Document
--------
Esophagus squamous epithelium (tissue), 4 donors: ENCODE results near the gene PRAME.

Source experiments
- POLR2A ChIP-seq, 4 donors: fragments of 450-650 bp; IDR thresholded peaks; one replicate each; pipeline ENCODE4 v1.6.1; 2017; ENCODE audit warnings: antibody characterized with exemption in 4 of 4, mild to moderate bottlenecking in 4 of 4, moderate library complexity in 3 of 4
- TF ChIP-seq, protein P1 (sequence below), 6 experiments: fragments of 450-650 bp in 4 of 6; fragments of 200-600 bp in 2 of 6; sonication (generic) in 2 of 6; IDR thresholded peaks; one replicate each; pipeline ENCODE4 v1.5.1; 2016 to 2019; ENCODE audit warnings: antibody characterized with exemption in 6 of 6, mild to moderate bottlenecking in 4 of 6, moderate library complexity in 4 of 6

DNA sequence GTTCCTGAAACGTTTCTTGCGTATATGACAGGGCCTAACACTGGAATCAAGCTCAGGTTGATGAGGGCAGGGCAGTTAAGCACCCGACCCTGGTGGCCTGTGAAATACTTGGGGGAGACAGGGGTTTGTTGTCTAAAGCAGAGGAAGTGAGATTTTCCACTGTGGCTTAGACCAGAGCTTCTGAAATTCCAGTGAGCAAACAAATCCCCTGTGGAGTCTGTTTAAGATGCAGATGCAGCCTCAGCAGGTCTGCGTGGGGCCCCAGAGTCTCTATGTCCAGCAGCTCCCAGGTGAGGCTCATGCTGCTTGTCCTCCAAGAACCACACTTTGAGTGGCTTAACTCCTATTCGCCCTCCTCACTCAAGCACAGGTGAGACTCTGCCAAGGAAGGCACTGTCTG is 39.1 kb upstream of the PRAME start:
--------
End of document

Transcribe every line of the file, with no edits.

Esophagus squamous epithelium (tissue), 4 donors: ENCODE results near the gene PRAME.

Source experiments
- POLR2A ChIP-seq, 4 donors: fragments of 450-650 bp; IDR thresholded peaks; one replicate each; pipeline ENCODE4 v1.6.1; 2017; ENCODE audit warnings: antibody characterized with exemption in 4 of 4, mild to moderate bottlenecking in 4 of 4, moderate library complexity in 3 of 4
- TF ChIP-seq, protein P1 (sequence below), 6 experiments: fragments of 450-650 bp in 4 of 6; fragments of 200-600 bp in 2 of 6; sonication (generic) in 2 of 6; IDR thresholded peaks; one replicate each; pipeline ENCODE4 v1.5.1; 2016 to 2019; ENCODE audit warnings: antibody characterized with exemption in 6 of 6, mild to moderate bottlenecking in 4 of 6, moderate library complexity in 4 of 6

DNA sequence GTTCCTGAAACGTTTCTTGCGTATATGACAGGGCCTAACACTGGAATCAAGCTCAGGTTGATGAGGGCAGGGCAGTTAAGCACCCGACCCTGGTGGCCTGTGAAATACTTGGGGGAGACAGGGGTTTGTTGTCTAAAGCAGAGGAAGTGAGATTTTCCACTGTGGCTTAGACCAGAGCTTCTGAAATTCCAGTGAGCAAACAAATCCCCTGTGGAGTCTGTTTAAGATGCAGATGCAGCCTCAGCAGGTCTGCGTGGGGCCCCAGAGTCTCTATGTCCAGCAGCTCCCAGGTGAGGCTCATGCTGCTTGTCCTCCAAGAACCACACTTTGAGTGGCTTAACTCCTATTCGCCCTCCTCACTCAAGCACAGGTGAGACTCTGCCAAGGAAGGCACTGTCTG is 39.1 kb upstream of the PRAME start: